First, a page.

If you like to crank the TV while others sleep, listening on headphones is a good solution. Except for the cable. Most viewing positions will be too far away for even a three-metre cable to reach the TV, and besides, many TVs these days have ditched the analogue headphone socket, so there’s nowhere to plug a headphone cable anyway.
One obvious solution is to use wireless headphones. And some TVs can send via Bluetooth to Bluetooth headphones. The problem can be latency — the delay inherent in Bluetooth transmission can be enough to throw the audio out of sync with the picture, especially if there’s codec conversion or analogue-to-digital sampling in the process, or if you're sensitive to such delays (as are we).
One of the best solutions we know for listening comfortably to TV on headphones is Sennheiser’s RS range of home wireless headphones, the second generation of these released two years ago (range information here; review of the RS 185 here).
Far less pricey, though, is a new solution from the German headphone meisters — the $349.95 Sennheiser Flex 5000. This comprises a transmitter and receiver pair. The transmitter goes by your TV, and receives either an optical cable from your TV (best), or a minijack cable from your TV’s headphone socket. Then you can sit on the couch or wander around with your headphones of choice plugged into the wireless receiver unit. The Flex 5000 comes supplied with Sennheiser’s MX 475 in-ear headphones, but you could use any favourite wired headphones with a minijack plug. Those with hearing aids can also use an induction loop if the hearing aid supports an induction coil (T-coil).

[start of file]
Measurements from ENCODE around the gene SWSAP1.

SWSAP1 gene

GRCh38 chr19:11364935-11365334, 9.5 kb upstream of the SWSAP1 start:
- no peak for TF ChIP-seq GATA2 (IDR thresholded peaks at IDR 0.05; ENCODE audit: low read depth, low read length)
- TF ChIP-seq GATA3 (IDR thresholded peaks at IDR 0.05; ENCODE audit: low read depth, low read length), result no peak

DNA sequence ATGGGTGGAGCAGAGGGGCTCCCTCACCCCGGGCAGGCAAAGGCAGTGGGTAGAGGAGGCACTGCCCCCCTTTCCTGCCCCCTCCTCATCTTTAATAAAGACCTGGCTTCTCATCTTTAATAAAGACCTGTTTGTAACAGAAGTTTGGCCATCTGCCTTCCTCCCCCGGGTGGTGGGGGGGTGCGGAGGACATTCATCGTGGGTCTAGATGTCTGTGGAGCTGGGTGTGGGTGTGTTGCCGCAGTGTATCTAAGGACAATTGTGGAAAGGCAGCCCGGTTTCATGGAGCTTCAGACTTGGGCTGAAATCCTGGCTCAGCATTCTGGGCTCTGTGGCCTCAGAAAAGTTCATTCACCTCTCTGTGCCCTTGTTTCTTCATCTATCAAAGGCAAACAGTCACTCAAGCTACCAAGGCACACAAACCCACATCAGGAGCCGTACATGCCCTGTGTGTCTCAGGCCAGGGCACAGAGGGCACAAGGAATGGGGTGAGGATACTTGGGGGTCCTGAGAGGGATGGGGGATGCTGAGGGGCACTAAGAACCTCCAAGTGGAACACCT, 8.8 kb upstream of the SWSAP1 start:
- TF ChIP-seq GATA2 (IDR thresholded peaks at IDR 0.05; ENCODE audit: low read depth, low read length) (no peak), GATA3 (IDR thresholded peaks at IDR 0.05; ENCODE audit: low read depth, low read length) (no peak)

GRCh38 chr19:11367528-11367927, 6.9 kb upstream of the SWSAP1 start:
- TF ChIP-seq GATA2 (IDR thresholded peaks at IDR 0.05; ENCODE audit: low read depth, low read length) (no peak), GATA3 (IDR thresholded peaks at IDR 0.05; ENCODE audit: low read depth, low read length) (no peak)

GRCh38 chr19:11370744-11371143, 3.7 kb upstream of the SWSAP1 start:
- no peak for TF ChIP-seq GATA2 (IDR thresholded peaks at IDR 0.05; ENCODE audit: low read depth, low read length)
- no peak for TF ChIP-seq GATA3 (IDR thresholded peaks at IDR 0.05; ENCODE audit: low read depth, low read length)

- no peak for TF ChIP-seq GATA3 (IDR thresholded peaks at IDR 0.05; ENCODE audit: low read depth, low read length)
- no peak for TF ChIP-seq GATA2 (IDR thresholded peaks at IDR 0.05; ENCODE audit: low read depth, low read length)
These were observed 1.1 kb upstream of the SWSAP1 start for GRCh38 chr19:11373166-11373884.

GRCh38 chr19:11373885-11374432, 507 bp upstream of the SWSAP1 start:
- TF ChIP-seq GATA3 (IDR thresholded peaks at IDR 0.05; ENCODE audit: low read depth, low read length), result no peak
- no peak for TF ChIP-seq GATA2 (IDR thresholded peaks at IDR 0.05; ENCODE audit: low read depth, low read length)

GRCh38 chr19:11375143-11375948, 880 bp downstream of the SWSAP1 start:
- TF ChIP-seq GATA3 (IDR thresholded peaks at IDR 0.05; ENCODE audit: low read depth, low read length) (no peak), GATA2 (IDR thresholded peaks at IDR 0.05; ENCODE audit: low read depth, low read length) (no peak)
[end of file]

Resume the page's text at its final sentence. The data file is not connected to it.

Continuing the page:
The Flex 5000 seems to use the same transmission system as the RS range — not Bluetooth but a true CD-quality digital transmission system (8-FSK modulation on a 2.4-2.4835GHz carrier frequency). The Flex 5000 specifications say latency below 60ms. The RS 185 manual doesn't quote latency, but we can attest to never experiencing such issues during our time with the RS range.
With the Flex design, the transmitter takes the inputs and also serves as a docking station for the wireless receiver, so that the receiver will be constantly fully charged and ready to go; it is quoted for 12 hours use between charges, and a range of up to 30 metres.
There are volume controls on the receiver, since the optical output of a TV is generally fixed level and unaffected by the TV volume control, and Sennheiser has also included sound tailoring, with three different “hearing profiles”, plus, thank goodness, a no-EQ setting to listen as nature intended. A “speech intelligibility” button “dynamically reduces TV background noise” (whatever that may mean) “for crystal clear dialog”.
Price is $349.95, available from April.
Product page: Sennheiser Australia